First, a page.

Regina Cano

Havana man and boy.

For some time now, in the newspapers we’ve been able to read the opinions and notions of many people concerning the functioning of people-institutional relations in our environment.

There was a request made by the government that people express their opinions about what ultimately hinders the aim of “everything belonging to the people.  Moreover, they said that the findings would be made known.”

Obtaining or demanding justice for what limits the development of collaborative life is what many people expected.  Within a society whose changes generate nostalgia for the past, there also exists discouragement among those who don’t see this as an act that will return our balance.

Is this the old 1980s concept of “rectification”?  In that period, despite efforts that were made, the solid road that the bureaucracy maintained didn’t change, which rather took advantage of the changes that would come with the 1990s and today have stronger tools to entrench themselves in daily life.

That’s the truth my people!  Old established and new attitudes, beliefs, behaviors and values won’t be transformed via a superficial cure.  But indeed the public tribune of the “power to speak” can banish fears and restraints.

These current exhibits of hope reveal honesty, successes, small complaints and mistakes characteristic of the lack of experience in exercising opinion, errors and deviations.

The consciousness of not allowing concepts like “luchar” (struggling) —which in our context has come to mean cheating, manipulating, deceiving, prostituting, not respecting, assaulting and other attributes that touch all social groups— is what we really need to reinstitute.

I hope that a growing number of voices will decrease the space and power from those who from the smallest place of authority try to destroy us daily.


Regina Cano

Regina Cano: I have lived my entire life in Havana, Cuba – the island from which I’ve still never left, and which I love. I was born on September 9, and my parents chose my name out of superstition, but my mother raised me outside the religion professed by her family. I studied accounting and finance at the University of Havana, a profession that I’m not engaged in for the time being, and that I substituted for doing crafts, some ceramics, and studying a little English and about painting. Ah! – concerning my picture: I identify with Rastafarian principles, but I am not one of them. I wear this cap from time to time, but I assure you I just didn't have a better picture.

One thought on “New and Valid Opinions

  • Regina: It’s a marvel that reform-minded thinkers in Cuba do not “get” the fundamental reality of what has happened in that country, and will continue to happen, as long as the “reform opposition” does not “get it.”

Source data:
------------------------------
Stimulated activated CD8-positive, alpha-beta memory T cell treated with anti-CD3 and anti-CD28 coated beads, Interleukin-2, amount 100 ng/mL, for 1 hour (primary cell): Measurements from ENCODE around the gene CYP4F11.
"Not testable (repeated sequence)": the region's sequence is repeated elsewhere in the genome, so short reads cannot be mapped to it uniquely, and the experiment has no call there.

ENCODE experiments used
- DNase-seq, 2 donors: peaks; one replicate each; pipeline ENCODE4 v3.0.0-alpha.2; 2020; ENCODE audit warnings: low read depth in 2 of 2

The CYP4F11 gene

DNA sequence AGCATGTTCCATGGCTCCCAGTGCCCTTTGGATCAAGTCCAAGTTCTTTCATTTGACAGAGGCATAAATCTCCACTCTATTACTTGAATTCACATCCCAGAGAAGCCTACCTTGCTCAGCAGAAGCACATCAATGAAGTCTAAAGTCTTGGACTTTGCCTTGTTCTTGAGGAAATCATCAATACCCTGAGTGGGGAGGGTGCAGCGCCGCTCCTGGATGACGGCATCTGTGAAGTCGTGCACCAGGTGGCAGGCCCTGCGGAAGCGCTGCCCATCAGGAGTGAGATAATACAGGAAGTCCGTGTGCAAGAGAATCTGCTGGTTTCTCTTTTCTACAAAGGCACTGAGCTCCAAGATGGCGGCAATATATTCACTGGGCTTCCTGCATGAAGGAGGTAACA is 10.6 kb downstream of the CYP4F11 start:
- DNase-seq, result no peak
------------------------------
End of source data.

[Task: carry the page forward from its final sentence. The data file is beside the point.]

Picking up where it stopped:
They think and keep screaming that the bureaucracy is the enemy, the cause of all the problems. The logical solution, given this misapprehension, is to “call loudly and repeatedly for” the bureaucracy to hand democratic power to the working people.

    But, Regina, the bureaucracy is the necessary result of the real enemy: the core ideological premise that all the instruments of production should be “concentrated in the hands of the state.” This is premise state monopoly socialism.

    State monopoly socialism “needs” massive economic–and therefore political–bureaucracy in order for the unnatural economy to function. You can’t get rid of the bureaucracy by criticizing it, by constantly pointing out its absurdities. You can only get rid of it by changing the core premise upon which your national experiment in socialism is based.

    Socialist state power is good, and should be retained. But the present bureaucracy will never change under this present set-up because it cannot change. Your protests will only disappear into the atmosphere.

    What you and others need to “get” is the realization that a new premise or hypothesis for the further socialist experiment needs to be put in place. To arrive at this new premise or hypothesis you need only look at the cooperative economic experiment that has gone on in the Basque region of Spain since 1956, beginning in the village of Mondragon.

    The Mondragon industrial cooperatives minimize bureaucracy by achieving direct cooperative ownership of the instruments of production. This economic premise is the opposite of the state monopoly premise. The Basque workers self-manage the enterprises they own, and upper-level management is hired by the worker-owners.

    They run their own banking system, their own research laboratories, their own technical college, their own residential and food retail cooperatives, etc., etc.

    All you need to do in Cuba is to analyze the Mondragon experiment and apply its lessons to your country. Otherwise, all your protests will go nowhere.

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